I’ll be talking to someone and say, ‘I did Teeth,'” Joyce Pierpoline exclaims, “and their body language changes completely!”
I’m talking to the producer of 2007 cult horror-comedy Teeth in London’s British Academy of Film and Television. Around me, expensively dressed industry executives tap smartly on MacBooks or raise sparkling toasts to future deals.
Pierpoline, a dark-haired woman in chunky silver jewelry and fluffy sneakers, grows animated. “And then,” she goes on, “they’ll turn away from me”—she hunches over, crossing both legs in demonstration—”and be like, ‘Oh, you produced that?”
It’s been a decade since low-budget comedy-horror Teeth premiered at Sundance to positive reviews (its lead, Jess Weixler, received the Special Jury Prize for Acting). Written and directed by Mitchell Lichtenstein, the son of famed pop artist Roy Lichtenstein, the film follows high school student Dawn O’Keefe, an evangelist for the purity movement.
As the film opens with O’Keefe and her stepbrother Brad in a paddling pool, we learn her secret—she has vagina dentata (“toothed vagina” in Latin). Brad attempts to molest her and ends up with a bleeding finger. Teeth follows O’Keefe’s travails as she struggles to maintain her purity vows in a sex-obsessed culture while escaping the unwelcome advances of her abusive stepbrother and rapist classmates. She also tries to look after her sick mom, whose illness appears to be linked to the nuclear power plant O’Keefe bikes past en route to school.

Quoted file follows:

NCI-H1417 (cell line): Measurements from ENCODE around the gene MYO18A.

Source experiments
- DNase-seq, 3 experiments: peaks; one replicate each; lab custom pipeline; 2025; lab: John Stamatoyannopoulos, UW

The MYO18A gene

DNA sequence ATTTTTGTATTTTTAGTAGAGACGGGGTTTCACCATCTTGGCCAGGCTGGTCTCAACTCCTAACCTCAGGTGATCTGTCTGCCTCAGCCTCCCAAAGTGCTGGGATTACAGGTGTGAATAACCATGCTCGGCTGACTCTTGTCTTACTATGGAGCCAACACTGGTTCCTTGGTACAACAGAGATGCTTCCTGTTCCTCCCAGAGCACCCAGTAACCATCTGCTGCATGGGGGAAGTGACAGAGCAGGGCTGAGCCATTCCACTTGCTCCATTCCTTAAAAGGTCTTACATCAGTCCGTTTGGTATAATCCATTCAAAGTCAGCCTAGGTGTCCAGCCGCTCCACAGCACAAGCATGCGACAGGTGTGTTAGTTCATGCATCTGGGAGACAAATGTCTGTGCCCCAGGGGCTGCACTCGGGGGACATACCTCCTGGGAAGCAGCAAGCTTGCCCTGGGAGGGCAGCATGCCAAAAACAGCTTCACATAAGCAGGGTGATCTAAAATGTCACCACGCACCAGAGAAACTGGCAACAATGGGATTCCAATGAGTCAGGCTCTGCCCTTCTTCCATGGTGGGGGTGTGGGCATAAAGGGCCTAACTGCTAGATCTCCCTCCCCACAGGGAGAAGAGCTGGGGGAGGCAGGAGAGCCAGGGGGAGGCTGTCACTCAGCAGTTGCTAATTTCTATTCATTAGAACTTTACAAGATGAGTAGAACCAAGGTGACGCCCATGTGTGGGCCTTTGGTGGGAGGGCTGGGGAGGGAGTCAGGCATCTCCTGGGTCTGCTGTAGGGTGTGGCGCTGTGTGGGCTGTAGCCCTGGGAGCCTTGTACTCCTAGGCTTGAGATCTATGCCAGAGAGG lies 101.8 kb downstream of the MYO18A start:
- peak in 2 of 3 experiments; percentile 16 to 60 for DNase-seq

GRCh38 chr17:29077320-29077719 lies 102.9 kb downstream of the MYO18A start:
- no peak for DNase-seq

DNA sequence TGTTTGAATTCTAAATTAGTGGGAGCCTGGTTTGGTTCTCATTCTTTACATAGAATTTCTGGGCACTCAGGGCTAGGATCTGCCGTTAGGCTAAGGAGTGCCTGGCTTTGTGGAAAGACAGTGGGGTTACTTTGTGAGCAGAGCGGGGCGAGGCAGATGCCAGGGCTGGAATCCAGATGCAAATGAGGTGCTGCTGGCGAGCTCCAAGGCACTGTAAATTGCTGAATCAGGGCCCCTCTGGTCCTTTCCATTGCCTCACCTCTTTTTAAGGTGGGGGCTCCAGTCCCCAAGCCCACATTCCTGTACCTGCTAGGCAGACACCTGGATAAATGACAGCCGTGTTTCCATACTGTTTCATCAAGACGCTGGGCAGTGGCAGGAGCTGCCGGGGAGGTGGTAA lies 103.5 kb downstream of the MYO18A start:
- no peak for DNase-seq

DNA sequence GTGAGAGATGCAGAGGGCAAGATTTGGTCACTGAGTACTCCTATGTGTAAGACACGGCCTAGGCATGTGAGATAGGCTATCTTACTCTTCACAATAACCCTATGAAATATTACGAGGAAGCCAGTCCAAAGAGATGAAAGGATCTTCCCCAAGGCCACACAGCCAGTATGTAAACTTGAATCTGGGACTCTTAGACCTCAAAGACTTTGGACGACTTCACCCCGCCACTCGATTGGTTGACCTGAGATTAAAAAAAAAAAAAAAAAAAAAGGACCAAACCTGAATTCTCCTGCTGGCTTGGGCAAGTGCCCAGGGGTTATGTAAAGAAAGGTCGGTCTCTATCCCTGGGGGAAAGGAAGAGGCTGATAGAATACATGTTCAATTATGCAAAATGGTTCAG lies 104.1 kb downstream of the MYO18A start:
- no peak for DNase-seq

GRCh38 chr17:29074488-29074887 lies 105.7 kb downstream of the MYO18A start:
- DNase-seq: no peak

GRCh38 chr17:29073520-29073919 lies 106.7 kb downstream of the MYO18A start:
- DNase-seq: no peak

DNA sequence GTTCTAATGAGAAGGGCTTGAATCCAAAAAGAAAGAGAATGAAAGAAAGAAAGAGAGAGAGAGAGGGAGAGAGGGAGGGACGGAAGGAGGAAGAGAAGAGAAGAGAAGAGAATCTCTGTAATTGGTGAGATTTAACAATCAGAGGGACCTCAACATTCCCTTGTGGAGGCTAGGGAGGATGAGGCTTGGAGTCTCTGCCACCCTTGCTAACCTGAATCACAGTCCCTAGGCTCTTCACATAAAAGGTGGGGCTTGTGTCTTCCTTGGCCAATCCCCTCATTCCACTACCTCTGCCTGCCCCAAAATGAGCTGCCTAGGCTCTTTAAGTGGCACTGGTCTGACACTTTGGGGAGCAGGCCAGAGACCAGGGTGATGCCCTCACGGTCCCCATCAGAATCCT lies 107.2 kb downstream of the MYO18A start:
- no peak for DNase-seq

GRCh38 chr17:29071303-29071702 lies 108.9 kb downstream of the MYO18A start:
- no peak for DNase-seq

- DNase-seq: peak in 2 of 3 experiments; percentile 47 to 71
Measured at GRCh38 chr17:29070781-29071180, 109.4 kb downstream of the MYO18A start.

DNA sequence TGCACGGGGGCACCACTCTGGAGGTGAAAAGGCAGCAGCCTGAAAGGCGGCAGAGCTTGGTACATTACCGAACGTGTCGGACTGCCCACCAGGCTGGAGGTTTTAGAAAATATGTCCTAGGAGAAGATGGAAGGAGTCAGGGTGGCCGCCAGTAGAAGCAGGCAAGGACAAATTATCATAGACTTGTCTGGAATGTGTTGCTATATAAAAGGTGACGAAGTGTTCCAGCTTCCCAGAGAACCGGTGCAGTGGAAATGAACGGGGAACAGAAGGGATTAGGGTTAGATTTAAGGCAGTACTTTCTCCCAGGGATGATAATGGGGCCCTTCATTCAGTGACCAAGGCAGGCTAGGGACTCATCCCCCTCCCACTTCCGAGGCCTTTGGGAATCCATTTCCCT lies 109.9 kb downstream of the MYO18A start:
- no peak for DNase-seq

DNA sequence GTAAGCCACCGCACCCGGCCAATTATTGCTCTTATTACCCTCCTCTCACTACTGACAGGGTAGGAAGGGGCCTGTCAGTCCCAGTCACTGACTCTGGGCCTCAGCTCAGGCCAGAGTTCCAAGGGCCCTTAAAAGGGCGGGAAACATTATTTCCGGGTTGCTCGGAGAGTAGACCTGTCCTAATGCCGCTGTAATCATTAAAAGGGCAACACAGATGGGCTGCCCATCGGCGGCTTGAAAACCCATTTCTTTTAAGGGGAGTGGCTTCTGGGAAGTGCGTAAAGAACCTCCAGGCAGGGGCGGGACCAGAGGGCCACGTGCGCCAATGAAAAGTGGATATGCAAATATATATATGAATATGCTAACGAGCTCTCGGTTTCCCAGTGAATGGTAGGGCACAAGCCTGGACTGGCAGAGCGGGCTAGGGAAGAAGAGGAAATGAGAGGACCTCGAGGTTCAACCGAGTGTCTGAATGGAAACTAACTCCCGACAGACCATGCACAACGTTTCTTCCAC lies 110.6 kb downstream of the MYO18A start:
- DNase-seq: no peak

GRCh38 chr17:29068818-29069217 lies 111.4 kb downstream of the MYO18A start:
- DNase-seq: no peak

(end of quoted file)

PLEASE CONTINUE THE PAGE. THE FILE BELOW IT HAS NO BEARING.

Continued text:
A powerful critique of America’s purity culture, Teeth is also an incisor-sharp commentary on male entitlement, consent, and sexual violence. But despite a mostly warm critical response, Teeth performed poorly at the box office. On a limited theatrical release on January 18, 2008, Teeth barely recouped its $2 million budget. More distressingly, it was outperformed at the box office by Katherine Heigl vehicle 27 Dresses, an asinine rom-com clunker about a perennial bridesmaid. Over time, however, Teeth settled into a new critical importance like dentures in a water glass.